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Without an estate plan of your own, state uses one-size-fits-all plan

On Behalf of | Aug 29, 2012 | Estate Planning |

Our readers may not be aware of it, but everybody has an estate plan, whether they want it or not. Did you know that? That’s right. If you choose not to work with an attorney to get your affairs in order, you still have an estate plan provided by the state. That plan is laid out in an “intestacy” statute, which decides how your property will be disposed if you don’t make that decision yourself.

Needless to say, the state-provided plan can be woefully inadequate, depending on your circumstances and goals. Much better, of course, to come up with your own plan and to update it periodically. But what makes for a basic estate plan, and who can really benefit from estate planning?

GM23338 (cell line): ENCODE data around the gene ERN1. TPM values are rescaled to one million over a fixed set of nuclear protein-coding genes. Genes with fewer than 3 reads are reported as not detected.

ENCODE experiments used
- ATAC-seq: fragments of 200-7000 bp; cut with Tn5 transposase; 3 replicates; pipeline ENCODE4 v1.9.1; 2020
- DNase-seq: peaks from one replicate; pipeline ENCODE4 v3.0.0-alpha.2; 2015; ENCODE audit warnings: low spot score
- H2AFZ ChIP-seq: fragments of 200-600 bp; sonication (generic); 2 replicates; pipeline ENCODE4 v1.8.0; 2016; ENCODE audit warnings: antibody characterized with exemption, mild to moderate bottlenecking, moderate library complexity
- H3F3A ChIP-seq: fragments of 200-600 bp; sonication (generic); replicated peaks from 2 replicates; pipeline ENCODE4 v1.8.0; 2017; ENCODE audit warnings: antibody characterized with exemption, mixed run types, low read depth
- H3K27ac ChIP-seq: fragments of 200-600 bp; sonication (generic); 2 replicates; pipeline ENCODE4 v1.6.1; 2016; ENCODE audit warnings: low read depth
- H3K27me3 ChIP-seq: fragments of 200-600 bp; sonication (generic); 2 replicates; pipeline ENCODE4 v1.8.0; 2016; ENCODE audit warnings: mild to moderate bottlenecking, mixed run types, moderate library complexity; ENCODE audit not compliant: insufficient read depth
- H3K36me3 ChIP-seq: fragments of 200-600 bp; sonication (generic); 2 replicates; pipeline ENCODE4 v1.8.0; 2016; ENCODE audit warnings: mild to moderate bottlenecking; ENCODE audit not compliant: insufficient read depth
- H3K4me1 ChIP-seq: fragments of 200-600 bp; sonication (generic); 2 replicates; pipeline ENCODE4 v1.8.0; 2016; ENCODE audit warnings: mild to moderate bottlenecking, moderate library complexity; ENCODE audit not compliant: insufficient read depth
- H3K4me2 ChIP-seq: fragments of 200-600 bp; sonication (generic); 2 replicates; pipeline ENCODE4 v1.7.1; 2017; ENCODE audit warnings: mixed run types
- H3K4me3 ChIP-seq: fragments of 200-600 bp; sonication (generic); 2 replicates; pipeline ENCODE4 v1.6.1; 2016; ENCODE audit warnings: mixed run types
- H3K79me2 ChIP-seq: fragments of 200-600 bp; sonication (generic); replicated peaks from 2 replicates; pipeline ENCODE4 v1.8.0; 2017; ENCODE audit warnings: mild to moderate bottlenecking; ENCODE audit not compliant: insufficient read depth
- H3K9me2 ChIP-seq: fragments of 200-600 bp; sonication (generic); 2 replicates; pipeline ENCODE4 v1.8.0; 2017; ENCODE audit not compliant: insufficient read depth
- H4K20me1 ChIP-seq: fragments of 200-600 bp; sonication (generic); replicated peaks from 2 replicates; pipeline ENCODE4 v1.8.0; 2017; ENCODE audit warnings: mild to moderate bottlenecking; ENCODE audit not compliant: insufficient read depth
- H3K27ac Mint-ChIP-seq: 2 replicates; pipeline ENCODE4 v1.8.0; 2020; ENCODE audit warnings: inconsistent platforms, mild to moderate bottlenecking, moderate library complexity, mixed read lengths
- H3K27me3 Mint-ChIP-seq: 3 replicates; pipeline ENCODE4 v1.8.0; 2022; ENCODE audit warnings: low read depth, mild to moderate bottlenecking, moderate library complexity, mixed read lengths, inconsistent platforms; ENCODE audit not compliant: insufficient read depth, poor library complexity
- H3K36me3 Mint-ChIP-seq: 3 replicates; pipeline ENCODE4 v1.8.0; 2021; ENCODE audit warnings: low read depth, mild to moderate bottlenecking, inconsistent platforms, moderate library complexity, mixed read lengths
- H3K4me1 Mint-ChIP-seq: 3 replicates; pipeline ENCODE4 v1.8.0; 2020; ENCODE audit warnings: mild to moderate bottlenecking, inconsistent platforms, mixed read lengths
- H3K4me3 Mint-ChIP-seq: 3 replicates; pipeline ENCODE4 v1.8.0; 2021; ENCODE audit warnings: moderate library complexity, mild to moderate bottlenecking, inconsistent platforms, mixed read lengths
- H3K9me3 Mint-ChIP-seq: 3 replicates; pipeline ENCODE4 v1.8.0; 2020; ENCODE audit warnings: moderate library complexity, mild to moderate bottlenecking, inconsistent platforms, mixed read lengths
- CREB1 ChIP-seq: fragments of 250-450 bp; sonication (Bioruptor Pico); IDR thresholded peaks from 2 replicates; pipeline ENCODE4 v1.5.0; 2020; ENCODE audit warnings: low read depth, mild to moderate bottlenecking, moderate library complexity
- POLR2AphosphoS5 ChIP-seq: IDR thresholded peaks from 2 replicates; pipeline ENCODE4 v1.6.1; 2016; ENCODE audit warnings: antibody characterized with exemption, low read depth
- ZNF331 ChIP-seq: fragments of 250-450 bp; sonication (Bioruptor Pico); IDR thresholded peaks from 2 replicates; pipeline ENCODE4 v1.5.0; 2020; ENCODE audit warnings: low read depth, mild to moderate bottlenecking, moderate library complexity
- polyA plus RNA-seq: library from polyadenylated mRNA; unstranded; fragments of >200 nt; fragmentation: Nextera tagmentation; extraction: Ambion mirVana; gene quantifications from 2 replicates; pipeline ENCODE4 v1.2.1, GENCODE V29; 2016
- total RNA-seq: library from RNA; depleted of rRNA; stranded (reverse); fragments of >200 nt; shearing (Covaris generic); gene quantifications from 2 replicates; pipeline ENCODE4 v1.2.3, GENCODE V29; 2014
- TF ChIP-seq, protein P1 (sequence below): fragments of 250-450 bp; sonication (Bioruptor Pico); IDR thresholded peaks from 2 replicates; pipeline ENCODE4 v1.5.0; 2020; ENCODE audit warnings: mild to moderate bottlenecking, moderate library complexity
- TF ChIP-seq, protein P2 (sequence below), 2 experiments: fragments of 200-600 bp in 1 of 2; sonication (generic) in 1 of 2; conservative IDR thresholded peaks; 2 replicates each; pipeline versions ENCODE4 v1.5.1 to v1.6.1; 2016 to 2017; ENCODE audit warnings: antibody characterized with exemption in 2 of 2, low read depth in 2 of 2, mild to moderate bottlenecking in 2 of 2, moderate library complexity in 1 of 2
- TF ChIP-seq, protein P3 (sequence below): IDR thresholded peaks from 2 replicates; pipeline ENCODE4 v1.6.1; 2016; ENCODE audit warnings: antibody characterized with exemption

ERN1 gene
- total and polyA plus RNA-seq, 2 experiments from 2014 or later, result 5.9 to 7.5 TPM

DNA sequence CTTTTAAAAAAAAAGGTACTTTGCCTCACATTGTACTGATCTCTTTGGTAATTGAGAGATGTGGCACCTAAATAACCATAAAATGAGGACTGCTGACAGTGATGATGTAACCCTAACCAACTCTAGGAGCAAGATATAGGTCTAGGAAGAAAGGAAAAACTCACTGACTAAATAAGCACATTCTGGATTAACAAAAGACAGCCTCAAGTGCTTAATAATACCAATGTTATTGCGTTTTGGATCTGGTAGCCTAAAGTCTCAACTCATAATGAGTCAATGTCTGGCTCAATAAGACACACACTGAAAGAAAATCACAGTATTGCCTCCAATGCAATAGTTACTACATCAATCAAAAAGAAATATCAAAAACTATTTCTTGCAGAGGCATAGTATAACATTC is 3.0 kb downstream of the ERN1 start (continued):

First of all, everybody can benefit from estate planning, even those who don’t have much property. Setting up an estate plan allows you to personalize how your assets will be distributed, select those who will be in charge of carrying the plan out, pick the people who will act as guardian for your children, specify your medical preferences for end-of-life issues, decide how to best carry out your charitable wishes, decide whether you want to set your estate up to bypass probate, achieve tax savings, and a number of other things besides.

In doing estate planning, it is important to work with an experienced attorney, but it can also be very helpful to work with other professionals, such as financial planners and accountants. The important thing is to get started on the process and return to your plan periodically for a review. Doing the latter will ensure that the plan is updated and will achieves the goals you have for your estate.

Source: Huffington Post, “Is Estate Planning Just For the Rich and Famous?,” August 9, 2012